Want to get to know your trees? With a little patience, you can learn how to identify many of the 50 native tree species growing in the British Isles, using clues such as leaf shape, flower and seed type to guide you.
The process of identifying trees can start in several ways, depending on what time of year it is. In spring you can look at the flowers or catkins. In summer you can look at the leaf shape – does the tree have needles or flat, deciduous leaves? And in autumn you can learn how to identify trees from berries or seeds. Bark colour varies from tree to tree, too, as does the shape of leaf buds. Winter is a great time to look at twigs.
It’s also useful to look at the overall shape of the tree. Is it tall and thin or does it have a triangular shape or a broad crown? And where is it growing? You can often determine what tree you’re looking at by where it is. Some trees are found in wetter habitats, while others are more suited to growing at high altitudes.
Join the Woodland Trust
By becoming a Woodland Trust member you will be helping to protect the UK’s woods and trees, and you’ll also get an identification guide to trees and shrubs.
How to identify British trees
English oak, Quercus robur
English oak is a common tree with rough bark and a broad crown. It bears inconspicuous flowers in spring, followed by acorns in autumn. English oak attracts a huge range of wildlife, from tiny leaf miners and moths that feast on its foliage, to wild boar that eat its acorns in autumn.
Look out for: a spreading crown, round-lobed leaves with a short leaf stalk (petiole), loose, dangling catkins in spring and acorns in autumn. Height: 40m.
Ash, Fraxinus excelsior
Ash is a tall tree with pinnate leaves and unusual black leaf buds. Bullfinches eat the seeds and woodpeckers, owls, redstarts and nuthatches use the trees for nesting.
Look out for: grey bark, light green pinnate leaves, usually comprising three–six opposite pairs plus a terminal leaf at the end. Clusters of purple flowers around the shoot tips in spring (male and female flowers tend to form on different trees). Oblong, winged seeds fall in autumn. In winter look out for grey twigs with large, black leaf buds. Height: 35m
Rowan, Sorbus aucuparia
Like ash, rowan has pinnate leaves but is shorter in stature. It makes a fine garden tree of medium height. Bees visit its flowers in spring and birds such as robin, blackbird and thrushes feast on its bright red berries in autumn.
Look out for: Smooth, silvery grey bark. Pinnate leaves comprising 5–8 pairs, plus a terminal leaf at the end. Small clusters of cream-white flowers, followed by red berries in autumn. Height 15m.
Silver birch, Betula pendula
Silver birch is a tall, airy tree with papery white bark and a light canopy that throws dappled shade beneath it. Blue tits love to pick among the twigs for insects, and also eat their seeds in autumn.
Look out for: silvery white, papery bark. A light crown throwing dappled shade. Small, triangular-shaped leaves with toothed edges, that turn yellow in autumn. Hanging catkins in spring and catkin-shaped fruits in autumn. Height: 30m.
Beech, Fagus sylvatica
Beech is a tall, statuesque tree with smooth grey bark and glossy leaves. Its masts in autumn are loved by a variety of wildlife – mature beech trees attract nesting birds and squirrels.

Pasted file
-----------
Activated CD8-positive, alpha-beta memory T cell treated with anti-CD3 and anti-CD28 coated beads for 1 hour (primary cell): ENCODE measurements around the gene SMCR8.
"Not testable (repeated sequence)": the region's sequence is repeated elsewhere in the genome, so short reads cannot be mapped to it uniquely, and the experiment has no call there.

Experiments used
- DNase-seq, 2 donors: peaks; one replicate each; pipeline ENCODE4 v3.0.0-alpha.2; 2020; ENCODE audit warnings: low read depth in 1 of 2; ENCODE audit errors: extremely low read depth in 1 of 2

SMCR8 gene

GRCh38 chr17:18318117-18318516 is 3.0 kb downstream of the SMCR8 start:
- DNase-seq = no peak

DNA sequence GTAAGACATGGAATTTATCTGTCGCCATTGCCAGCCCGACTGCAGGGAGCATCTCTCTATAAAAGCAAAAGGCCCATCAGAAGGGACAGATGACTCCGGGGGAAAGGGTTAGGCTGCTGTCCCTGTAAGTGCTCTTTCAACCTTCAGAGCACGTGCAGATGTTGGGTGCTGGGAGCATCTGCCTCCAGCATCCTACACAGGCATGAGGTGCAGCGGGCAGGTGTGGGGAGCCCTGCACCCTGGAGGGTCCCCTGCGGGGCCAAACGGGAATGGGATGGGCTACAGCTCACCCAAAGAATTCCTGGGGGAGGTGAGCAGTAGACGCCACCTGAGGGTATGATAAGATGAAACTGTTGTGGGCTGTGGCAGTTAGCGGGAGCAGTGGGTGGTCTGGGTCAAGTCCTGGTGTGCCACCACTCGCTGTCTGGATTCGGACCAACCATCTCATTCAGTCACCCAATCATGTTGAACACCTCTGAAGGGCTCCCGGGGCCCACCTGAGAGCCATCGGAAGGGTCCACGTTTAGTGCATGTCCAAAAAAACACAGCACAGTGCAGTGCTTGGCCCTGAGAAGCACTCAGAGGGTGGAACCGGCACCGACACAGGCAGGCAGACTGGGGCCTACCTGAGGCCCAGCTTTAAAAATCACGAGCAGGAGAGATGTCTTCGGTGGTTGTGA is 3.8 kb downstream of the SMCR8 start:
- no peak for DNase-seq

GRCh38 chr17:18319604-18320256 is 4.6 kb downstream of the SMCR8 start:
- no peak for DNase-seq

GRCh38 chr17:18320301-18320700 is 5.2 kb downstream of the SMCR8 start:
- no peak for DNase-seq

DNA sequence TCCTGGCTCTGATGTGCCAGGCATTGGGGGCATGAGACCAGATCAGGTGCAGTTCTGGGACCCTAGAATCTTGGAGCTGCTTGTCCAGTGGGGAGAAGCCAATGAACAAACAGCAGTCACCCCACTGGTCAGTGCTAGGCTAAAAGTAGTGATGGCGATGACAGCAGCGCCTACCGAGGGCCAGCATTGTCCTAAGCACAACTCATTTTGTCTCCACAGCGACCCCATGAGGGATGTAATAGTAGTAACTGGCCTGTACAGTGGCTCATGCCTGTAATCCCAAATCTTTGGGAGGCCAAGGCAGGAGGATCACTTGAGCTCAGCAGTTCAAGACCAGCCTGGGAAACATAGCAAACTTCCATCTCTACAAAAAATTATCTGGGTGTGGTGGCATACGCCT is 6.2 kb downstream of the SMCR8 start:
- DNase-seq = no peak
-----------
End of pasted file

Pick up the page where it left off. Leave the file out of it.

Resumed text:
Look out for: a huge domed crown and smooth grey bark. Oval, pointed leaves with wavy edges, that emerge lime green in spring and darken with age, becoming orange and waxy before falling. Inconspicuous, tassel-like flowers in spring, followed by a woody cup containing two beech nuts (known as masts) in autumn. Height: 40m.
Hornbeam, Carpinus betulus
Like beech, hornbeam is perfect for growing as a hedge. Hornbeam is the food plant for caterpillars of a number of moth species, including the nut tree tussock. Finches and tits and small mammals eat the seeds in autumn.
Look out for: oval leaves with serrated edges (which help distinguish them from wavy-edged beech leaves). Dangling catkins in spring and winged fruits in autumn. Hornbeam is often grown as a hedge, where it keeps its leaves throughout winter. Height: 30m.
Hawthorn, Crataegus monogyna
Hawthorn is an excellent tree for a small garden. It’s well-used by wildlife, from moths and their caterpillars to pollinating insects and birds, which feast on the berries in autumn.
Look out for: dense, thorny habit, knotted grey bark and slender, thorny twigs. Masses of white flowers in May, followed by red berries or ‘haws’ in autumn. Deeply lobed leaves, around 6cm long, which turn yellow before falling. Height: 15m.
Bird cherry, Prunus padus
The bird cherry is a beautiful tree, clothed in blossom in spring and dark berries in summer. Birds, such as blackbirds, love to eat the fruit.
Look out for: clusters of fragrant, cream-white flowers in spring, followed by small, red-brown cherries in summer, which ripen to black by late summer. Oval, finely serrated leaves. Height: 25m.
Field maple, Acer campestre
The field maple is our only native maple tree. It’s often found as part of a hedgerow and looks just as at home in a garden setting.
Look out for: small, shiny leaves with five lobes, which turn golden yellow before falling. Clusters of inconspicuous flowers in spring, followed by pink-tinged winged fruits in autumn. Height: 25m.
Aspen, Populus tremula
Thanks to its flat leafstalks, aspen leaves shimmer in the slightest breeze, giving the tree the appearance of trembling.
Look out for: shimmering foliage as it appears to ‘tremble’ in the breeze. Rounded leaves with blunt teeth and flat leaf stalks. Male and female flowers appear on different trees – female trees bear fluffy catkin-like seeds in summer. Height: 25m.